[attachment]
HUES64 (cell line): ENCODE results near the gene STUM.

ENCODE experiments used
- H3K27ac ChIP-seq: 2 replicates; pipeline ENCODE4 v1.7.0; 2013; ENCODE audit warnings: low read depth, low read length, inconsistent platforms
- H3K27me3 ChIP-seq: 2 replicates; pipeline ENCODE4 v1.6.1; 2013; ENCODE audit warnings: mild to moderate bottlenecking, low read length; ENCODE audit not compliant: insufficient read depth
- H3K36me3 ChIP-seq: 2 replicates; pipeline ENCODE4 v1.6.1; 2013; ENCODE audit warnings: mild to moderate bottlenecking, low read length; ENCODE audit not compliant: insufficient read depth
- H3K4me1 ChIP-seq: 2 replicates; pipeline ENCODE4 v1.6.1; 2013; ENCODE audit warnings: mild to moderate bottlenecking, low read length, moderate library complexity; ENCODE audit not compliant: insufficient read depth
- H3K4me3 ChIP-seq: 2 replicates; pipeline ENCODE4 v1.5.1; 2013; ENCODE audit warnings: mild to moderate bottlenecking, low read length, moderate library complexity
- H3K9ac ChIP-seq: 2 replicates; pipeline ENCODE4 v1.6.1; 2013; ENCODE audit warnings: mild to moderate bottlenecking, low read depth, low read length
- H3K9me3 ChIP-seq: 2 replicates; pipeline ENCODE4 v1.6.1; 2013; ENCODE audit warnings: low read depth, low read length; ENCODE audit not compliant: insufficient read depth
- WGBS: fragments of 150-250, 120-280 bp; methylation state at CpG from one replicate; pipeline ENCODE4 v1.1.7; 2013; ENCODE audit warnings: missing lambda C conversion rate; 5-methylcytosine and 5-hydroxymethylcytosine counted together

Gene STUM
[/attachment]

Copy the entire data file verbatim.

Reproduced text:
HUES64 (cell line): ENCODE results near the gene STUM.

ENCODE experiments used
- H3K27ac ChIP-seq: 2 replicates; pipeline ENCODE4 v1.7.0; 2013; ENCODE audit warnings: low read depth, low read length, inconsistent platforms
- H3K27me3 ChIP-seq: 2 replicates; pipeline ENCODE4 v1.6.1; 2013; ENCODE audit warnings: mild to moderate bottlenecking, low read length; ENCODE audit not compliant: insufficient read depth
- H3K36me3 ChIP-seq: 2 replicates; pipeline ENCODE4 v1.6.1; 2013; ENCODE audit warnings: mild to moderate bottlenecking, low read length; ENCODE audit not compliant: insufficient read depth
- H3K4me1 ChIP-seq: 2 replicates; pipeline ENCODE4 v1.6.1; 2013; ENCODE audit warnings: mild to moderate bottlenecking, low read length, moderate library complexity; ENCODE audit not compliant: insufficient read depth
- H3K4me3 ChIP-seq: 2 replicates; pipeline ENCODE4 v1.5.1; 2013; ENCODE audit warnings: mild to moderate bottlenecking, low read length, moderate library complexity
- H3K9ac ChIP-seq: 2 replicates; pipeline ENCODE4 v1.6.1; 2013; ENCODE audit warnings: mild to moderate bottlenecking, low read depth, low read length
- H3K9me3 ChIP-seq: 2 replicates; pipeline ENCODE4 v1.6.1; 2013; ENCODE audit warnings: low read depth, low read length; ENCODE audit not compliant: insufficient read depth
- WGBS: fragments of 150-250, 120-280 bp; methylation state at CpG from one replicate; pipeline ENCODE4 v1.1.7; 2013; ENCODE audit warnings: missing lambda C conversion rate; 5-methylcytosine and 5-hydroxymethylcytosine counted together

Gene STUM